$300,000 to deploy a mobile content app that everyone can use on their smart phones
$200,000 to spend on other items for growth.
Keep in mind that Yosemite’s $300,000 hypothetical app is based on 4 million people potentially using it.
Most mobile sales apps on the market cost between $100-300 per sales person per year. So your cost and savings might be massive compared to Yosemite’s $200,000 depending on your print spend currently.
So what do marketers share with Yosemite?
Although, I think the parallel is obvious let’s break it down.
- Overspending on outdated technology with no measurable ROI = print
- Refusing to see that people want to access information in a new way = mobile phones
- Equals throwing away much needed budget
In a world where marketers and National Parks are continually asked to do more with less budget, delivering critical information to the devices people already own and want to interact with is the new norm, not the exception.
The reality is reliance on antiquated methods (print) will only widen the gap between the successful and those left behind.
Note from Rusty – Introducing Mark Shalinsky – Rant from a proven closer. I asked Mark one question about how he consistently crushed quota and got this super useful answer. It was kinda like drinking from the fire hose. Sometimes you just gotta shut up and listen, dawg. Edited for clarity.
Enter Mark Shalinsky…
Last week at Marketo Summit in Vegas, I bumped into an old colleague who runs his own sales team now. Nice!
Over drinks I got to talking to one of my buddy’s more junior sales reps, and she asked me point blank,” What is the single most important lesson you can teach me about sales.”
I said, “Listen.”
Then an awkward silence rained down. Reps hate that, but they know it’s true.
She comes back, “Look, I know listening is great and, I do that, but what is next? Whenever I ask veterans like you what the second most important lesson in sales I get all sorts of answers”.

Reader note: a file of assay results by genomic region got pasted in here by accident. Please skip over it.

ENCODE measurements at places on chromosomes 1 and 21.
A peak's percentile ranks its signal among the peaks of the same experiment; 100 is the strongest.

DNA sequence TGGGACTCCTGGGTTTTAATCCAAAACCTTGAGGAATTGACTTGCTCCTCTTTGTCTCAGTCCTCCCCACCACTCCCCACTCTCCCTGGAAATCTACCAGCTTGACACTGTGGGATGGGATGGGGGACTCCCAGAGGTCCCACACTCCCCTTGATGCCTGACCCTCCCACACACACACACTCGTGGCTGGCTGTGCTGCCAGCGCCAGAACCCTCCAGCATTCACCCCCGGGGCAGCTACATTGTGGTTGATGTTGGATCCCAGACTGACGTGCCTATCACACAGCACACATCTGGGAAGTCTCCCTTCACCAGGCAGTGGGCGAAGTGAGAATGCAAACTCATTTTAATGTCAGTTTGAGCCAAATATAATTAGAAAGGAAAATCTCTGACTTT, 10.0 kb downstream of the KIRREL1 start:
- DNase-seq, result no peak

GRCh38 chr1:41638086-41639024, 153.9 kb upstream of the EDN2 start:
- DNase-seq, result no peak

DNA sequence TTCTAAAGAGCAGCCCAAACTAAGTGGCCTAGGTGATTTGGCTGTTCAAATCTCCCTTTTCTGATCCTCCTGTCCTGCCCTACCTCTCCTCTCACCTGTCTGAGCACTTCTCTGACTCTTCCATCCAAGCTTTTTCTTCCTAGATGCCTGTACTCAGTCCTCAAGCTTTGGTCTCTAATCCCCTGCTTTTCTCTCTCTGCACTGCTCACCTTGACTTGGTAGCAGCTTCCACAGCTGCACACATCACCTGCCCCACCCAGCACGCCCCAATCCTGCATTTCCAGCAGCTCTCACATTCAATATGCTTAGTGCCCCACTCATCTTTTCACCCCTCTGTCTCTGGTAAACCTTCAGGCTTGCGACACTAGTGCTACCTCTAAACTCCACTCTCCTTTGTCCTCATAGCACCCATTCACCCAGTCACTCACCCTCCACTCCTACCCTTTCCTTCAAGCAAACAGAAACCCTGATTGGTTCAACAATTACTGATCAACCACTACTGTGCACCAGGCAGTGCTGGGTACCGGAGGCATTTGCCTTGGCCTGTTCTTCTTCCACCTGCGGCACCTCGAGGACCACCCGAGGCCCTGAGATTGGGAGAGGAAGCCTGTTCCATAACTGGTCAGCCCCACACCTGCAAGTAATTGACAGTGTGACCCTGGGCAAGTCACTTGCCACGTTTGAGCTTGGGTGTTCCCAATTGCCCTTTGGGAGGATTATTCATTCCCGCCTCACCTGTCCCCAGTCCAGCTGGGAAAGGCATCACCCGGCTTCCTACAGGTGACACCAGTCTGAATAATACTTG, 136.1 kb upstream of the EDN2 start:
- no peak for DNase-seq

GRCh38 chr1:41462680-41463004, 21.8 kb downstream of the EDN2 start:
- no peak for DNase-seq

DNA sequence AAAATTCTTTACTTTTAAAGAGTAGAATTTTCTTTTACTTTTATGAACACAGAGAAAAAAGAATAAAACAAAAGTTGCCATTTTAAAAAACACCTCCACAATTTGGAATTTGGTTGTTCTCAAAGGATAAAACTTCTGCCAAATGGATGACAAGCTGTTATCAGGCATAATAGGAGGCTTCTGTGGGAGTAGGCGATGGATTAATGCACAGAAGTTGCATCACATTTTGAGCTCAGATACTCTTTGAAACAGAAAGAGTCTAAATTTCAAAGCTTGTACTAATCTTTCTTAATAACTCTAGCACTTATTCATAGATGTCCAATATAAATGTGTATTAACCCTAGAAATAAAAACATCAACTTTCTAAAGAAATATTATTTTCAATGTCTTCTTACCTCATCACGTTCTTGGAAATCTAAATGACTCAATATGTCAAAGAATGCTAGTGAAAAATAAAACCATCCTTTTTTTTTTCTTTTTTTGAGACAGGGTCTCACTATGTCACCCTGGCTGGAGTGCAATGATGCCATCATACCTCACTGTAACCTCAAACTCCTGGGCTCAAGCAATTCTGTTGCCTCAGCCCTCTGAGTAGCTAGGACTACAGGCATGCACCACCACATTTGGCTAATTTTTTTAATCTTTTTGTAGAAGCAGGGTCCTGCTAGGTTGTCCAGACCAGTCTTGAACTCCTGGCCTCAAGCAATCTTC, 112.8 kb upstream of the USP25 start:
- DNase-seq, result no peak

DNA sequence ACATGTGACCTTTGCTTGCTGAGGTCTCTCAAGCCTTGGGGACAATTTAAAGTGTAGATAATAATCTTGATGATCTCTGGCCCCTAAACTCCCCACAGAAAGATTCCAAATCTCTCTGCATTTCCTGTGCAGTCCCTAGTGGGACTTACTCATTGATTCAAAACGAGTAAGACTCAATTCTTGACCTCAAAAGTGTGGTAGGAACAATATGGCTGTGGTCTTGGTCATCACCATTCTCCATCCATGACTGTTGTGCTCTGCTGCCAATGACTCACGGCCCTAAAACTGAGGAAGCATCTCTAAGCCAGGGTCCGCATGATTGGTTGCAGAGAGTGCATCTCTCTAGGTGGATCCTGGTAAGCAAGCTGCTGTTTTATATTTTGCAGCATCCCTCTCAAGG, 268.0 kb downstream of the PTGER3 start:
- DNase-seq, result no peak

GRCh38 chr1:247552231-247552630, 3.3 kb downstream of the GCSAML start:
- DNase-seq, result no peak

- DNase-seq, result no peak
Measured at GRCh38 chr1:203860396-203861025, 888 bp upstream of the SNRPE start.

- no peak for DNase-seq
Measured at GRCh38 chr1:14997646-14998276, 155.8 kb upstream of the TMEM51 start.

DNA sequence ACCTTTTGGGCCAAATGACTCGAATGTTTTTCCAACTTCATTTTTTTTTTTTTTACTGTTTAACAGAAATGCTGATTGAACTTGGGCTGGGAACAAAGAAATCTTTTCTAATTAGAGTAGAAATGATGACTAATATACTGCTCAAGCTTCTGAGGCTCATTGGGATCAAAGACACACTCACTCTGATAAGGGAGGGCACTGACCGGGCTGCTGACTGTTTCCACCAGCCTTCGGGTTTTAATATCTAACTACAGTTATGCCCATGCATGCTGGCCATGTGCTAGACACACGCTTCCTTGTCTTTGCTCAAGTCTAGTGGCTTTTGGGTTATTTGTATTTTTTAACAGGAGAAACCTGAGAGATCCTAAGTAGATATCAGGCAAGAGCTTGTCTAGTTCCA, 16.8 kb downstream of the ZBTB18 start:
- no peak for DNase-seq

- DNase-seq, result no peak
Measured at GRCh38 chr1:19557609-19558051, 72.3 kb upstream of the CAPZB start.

In my scientific mind there are two starting characteristics of people who make a career in sales; the qualitative salesperson and the quantitative salesperson.
The qualitative salesperson is the one who walks into the room and instantly begin connecting with clients. They commands the room, break the ice, are affable beyond belief, and people just love them.
People LOVE them, really really LOVE them.
By stark contrast, there is the quantitative salesperson.
By the books, by the numbers, by sales quotas, an unsympathetic process is driven. All the boxes are checked at one stage before they move to the next.
All sales are based on relationships, so the quantitative salesperson builds relationships on credibility and accountability. It takes time, but once that train is moving, nobody is getting off.
One of my Judo Sensei’s told me I have no natural affinity with people. Between that and being a trained scientist (PhD in neurophysiology), you can guess what persona I started out in sales with.
We all start with the persona in our nature and, if you make it early in sales, it helps you succeed.
Later, you learn how to become the other persona. So my hypothesis is, the truly successful sales person is an even balance between quantitative and qualitative.
Mark’s Sales System
So here’s my “closing a sale process” that’s been refined over the past 11 or so years.
Listen > Question > Listen > Repeat > Price > Paint > Confirm > Close
The listening is the easy part, and you’ve heard it a million times. Listen to the pain, the problems, and the goals.
Only through attentive listening can you understand how you will define a solution.
Questioning is the only way you get you can get the prospect to tell you all the pains and problems they have. Even when the prospect seems adamant in their desires, you need to ask them a question.
When a prospect asks, “Does this shirt come in pink?” You need to understand why they are asking the question.
Never assume they question something out of motive, sometimes they don’t even know why they asked the question. Your role as a salesperson is to determine WHY they are asking specific questions.